What inspired you to share your experience on social media?
A patient of mine inspired me to share my experience on social media. She was a 14-year-old who had 20/20 OD and 20/200 OS. She came in for her first eye exam and I found a prescription of plano OD and +9.00D OS. Her diagnosis was refractive amblyopia. This was a sad case because her prognosis would have been more promising had she come in at an earlier age for an eye examination. This is a perfect example about how educating people can prevent lifelong disease. This inspired me to become more vocal about eye exams in general using social media. American physician and researcher, Dean Ornish, said it best, “Awareness is the first step in healing.” Currently, most people aren’t aware that eye examinations are recommended on an annual basis. It is part of my job as a provider to spread awareness about eye health and vision to my patients and those beyond my immediate reach with social media.
What’s been your most memorable experience from travelling?
The first thing that comes to mind was my trip to Puerto Plata, Dominican Republic. My mother’s family is of Dominican descent and I speak Spanish, so I worked with an ophthalmologist and his team on translating to the patients who were having cataract surgery. It was an amazing experience in which I utilised another language to change the lives of people much less fortunate than most Americans.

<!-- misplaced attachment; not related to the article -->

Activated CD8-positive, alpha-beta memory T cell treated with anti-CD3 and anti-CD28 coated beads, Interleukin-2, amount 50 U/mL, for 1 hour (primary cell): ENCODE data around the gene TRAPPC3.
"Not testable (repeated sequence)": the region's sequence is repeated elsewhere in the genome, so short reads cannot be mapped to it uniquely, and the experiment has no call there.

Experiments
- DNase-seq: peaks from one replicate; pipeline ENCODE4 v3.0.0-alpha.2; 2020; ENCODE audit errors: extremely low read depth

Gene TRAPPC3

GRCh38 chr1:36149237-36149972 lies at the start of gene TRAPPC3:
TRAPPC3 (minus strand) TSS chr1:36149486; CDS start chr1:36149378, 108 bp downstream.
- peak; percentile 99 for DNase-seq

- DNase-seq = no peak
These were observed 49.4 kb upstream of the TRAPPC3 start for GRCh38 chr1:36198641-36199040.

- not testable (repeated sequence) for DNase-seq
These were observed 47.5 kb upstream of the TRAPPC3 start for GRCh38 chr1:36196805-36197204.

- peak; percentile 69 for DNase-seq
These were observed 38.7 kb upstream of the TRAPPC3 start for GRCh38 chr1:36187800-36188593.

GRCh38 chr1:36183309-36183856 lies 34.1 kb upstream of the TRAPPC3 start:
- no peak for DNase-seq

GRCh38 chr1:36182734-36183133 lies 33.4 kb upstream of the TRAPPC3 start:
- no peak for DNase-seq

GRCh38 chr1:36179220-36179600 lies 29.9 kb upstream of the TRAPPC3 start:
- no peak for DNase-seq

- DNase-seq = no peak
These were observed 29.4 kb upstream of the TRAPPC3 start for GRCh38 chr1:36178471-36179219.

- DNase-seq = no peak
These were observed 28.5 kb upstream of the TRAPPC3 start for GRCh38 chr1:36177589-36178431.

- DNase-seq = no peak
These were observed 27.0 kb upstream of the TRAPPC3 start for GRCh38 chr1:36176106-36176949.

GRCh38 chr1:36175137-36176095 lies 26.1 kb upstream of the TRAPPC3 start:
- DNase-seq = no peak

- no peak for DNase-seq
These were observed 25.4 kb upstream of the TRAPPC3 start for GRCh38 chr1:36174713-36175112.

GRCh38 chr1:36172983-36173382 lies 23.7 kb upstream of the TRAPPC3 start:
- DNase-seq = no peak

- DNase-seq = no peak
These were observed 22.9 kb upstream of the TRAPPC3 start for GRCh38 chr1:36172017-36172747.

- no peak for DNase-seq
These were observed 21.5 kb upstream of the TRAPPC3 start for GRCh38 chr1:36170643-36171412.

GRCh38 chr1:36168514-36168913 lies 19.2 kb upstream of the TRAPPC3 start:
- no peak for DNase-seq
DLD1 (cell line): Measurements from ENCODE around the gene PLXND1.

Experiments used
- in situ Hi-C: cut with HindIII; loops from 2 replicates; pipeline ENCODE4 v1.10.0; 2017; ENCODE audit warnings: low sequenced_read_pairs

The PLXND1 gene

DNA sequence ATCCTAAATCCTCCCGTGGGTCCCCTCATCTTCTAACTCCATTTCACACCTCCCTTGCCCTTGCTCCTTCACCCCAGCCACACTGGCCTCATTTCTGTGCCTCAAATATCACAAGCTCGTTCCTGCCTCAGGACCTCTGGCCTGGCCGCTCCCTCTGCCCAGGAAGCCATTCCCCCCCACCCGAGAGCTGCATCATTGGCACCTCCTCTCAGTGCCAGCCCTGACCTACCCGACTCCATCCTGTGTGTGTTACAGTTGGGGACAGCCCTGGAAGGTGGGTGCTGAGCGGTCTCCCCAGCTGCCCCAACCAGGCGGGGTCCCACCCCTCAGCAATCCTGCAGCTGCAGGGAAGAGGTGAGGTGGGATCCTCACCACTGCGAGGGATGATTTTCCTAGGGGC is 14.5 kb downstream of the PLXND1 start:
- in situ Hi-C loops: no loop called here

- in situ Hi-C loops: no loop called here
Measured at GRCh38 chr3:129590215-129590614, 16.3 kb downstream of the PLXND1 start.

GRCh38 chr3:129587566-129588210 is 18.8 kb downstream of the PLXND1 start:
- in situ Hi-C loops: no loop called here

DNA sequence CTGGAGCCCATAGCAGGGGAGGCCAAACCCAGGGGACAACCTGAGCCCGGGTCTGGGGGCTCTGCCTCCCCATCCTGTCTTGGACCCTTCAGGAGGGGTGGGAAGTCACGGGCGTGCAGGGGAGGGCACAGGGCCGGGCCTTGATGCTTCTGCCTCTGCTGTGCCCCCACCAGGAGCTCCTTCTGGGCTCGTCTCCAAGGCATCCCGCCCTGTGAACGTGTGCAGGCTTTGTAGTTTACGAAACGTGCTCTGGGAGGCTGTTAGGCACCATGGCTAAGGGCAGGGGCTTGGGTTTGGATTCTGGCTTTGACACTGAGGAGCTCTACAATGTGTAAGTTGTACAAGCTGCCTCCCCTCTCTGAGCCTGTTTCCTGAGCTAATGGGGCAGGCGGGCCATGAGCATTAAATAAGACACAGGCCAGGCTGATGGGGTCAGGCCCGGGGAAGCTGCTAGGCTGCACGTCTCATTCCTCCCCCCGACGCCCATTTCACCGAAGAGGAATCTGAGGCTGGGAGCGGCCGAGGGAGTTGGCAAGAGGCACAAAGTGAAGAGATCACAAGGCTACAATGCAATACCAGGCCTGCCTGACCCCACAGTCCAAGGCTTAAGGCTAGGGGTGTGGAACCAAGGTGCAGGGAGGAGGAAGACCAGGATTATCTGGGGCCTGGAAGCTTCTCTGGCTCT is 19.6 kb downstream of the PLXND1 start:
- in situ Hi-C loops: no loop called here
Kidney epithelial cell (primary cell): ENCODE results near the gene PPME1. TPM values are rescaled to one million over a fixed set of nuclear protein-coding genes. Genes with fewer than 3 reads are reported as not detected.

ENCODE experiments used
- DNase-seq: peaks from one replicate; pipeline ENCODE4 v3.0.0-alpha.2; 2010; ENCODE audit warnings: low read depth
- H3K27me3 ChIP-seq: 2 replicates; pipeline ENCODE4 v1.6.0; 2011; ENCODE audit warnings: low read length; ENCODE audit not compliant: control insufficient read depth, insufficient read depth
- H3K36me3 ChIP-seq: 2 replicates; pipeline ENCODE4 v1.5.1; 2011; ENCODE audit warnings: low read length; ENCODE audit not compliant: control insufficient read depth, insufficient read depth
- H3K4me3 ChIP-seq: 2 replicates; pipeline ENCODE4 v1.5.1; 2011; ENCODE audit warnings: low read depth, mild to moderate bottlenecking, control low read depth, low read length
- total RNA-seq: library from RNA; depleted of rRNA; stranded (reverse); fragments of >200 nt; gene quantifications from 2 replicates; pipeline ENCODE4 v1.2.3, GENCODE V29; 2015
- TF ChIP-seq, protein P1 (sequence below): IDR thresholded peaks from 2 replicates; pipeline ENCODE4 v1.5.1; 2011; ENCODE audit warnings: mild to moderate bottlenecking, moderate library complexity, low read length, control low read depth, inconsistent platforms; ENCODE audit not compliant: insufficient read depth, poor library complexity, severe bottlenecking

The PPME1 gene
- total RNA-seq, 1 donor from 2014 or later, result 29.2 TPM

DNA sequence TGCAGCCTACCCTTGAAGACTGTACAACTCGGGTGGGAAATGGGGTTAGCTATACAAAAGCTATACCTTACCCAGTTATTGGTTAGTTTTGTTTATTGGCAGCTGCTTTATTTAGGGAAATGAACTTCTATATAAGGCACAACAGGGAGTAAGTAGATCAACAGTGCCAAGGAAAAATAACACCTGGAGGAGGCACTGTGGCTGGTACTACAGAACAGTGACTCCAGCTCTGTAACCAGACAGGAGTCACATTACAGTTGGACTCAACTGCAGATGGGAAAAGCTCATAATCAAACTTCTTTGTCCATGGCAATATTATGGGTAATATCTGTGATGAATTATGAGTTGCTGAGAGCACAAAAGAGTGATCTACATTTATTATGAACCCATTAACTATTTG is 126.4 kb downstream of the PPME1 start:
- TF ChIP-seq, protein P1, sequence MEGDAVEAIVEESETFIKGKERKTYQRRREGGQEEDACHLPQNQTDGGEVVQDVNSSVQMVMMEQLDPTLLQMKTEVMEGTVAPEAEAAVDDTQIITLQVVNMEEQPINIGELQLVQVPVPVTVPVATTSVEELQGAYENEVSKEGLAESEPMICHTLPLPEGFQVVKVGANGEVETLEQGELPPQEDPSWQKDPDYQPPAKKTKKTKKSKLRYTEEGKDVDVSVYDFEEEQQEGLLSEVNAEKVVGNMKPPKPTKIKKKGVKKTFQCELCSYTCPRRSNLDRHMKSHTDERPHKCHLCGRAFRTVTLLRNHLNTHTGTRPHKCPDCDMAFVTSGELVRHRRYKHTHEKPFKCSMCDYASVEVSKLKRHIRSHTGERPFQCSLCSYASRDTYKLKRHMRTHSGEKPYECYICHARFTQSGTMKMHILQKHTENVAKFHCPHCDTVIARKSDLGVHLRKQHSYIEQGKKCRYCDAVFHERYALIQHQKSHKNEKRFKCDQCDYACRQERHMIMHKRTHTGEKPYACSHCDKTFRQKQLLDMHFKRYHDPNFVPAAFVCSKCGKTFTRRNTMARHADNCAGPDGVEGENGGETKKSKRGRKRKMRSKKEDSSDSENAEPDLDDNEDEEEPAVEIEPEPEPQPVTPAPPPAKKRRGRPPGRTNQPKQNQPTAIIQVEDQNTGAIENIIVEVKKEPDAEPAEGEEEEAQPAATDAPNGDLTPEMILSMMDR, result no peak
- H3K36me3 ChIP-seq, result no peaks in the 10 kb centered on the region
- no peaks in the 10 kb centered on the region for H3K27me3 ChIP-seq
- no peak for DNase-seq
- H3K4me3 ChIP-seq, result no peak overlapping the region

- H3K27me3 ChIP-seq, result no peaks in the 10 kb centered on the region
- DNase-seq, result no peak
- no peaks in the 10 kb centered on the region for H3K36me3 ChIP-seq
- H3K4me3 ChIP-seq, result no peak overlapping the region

American physician and researcher, Dean Ornish, said it best, “Awareness is the first step in healing.” Currently, most people aren’t aware that eye examinations are recommended on a regular basis
What advice would you give to someone thinking about relocating or travelling?
My advice is go for it. Never pass up an opportunity. Most people are comfortable in their environment and miss out or pass up opportunities because of this. Most of my greatest experiences have been stepping outside of my comfort zone. Do your homework, accept a challenge and don’t look back. These can all be life changing.
I would highly recommend going on mission trips and professional conferences. Exploring new places and taking a break from studies are an important work life balance. At the same time, these travels can be relevant to your overall professional development. Not to mention, the best time to travel is while you are in school because you get great discounts on conference attendance and accommodation.
What’s the best thing about where you have travelled to and your favourite places to visit or activities to do in these destinations?
Seeing how differently people live in each destination and learning about people’s perspectives on life. We tend to think of our little world as global. However, once you have travelled you quickly realise this is not so. I make it a point to be outdoors as much as possible whether that be exploring, hiking, being in the ocean or shopping.
Sum up the experience in a sentence?
Heraclitus said it best in three short words, “Character is destiny.”
What are the top three places to travel to or things that anyone visiting these destinations should experience?
- London, England — Sketch restaurant and tea room
- County Antrim, Northern Ireland — Carrick-a-Rede Bridge
- Cassis, France — Plage de la Grand Mer, Cassis Beach.